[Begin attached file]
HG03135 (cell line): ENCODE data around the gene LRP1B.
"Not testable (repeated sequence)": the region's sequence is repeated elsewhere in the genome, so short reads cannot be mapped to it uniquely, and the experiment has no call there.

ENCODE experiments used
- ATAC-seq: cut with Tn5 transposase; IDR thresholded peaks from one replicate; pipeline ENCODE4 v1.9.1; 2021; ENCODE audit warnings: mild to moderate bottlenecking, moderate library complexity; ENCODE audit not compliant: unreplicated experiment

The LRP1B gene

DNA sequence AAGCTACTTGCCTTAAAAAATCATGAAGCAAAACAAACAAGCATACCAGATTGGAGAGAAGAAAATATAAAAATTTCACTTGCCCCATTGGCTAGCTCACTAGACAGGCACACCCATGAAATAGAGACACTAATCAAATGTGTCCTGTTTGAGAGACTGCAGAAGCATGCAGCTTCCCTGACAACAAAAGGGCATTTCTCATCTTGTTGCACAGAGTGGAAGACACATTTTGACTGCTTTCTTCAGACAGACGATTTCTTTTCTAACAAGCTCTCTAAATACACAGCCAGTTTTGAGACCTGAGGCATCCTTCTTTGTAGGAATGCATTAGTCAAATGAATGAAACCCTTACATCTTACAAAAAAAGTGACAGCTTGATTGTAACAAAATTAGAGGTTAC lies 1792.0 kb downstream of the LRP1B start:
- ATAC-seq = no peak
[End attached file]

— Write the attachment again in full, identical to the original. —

HG03135 (cell line): ENCODE data around the gene LRP1B.
"Not testable (repeated sequence)": the region's sequence is repeated elsewhere in the genome, so short reads cannot be mapped to it uniquely, and the experiment has no call there.

ENCODE experiments used
- ATAC-seq: cut with Tn5 transposase; IDR thresholded peaks from one replicate; pipeline ENCODE4 v1.9.1; 2021; ENCODE audit warnings: mild to moderate bottlenecking, moderate library complexity; ENCODE audit not compliant: unreplicated experiment

The LRP1B gene

DNA sequence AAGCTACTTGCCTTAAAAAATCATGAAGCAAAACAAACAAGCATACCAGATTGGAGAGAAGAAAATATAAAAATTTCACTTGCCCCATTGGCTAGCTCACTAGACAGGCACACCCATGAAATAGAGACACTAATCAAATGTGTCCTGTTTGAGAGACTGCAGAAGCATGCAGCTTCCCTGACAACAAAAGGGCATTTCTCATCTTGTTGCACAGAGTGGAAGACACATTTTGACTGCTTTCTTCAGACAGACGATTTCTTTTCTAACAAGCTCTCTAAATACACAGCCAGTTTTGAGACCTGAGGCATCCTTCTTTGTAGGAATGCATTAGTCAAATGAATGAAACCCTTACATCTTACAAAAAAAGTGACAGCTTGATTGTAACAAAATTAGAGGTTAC lies 1792.0 kb downstream of the LRP1B start:
- ATAC-seq = no peak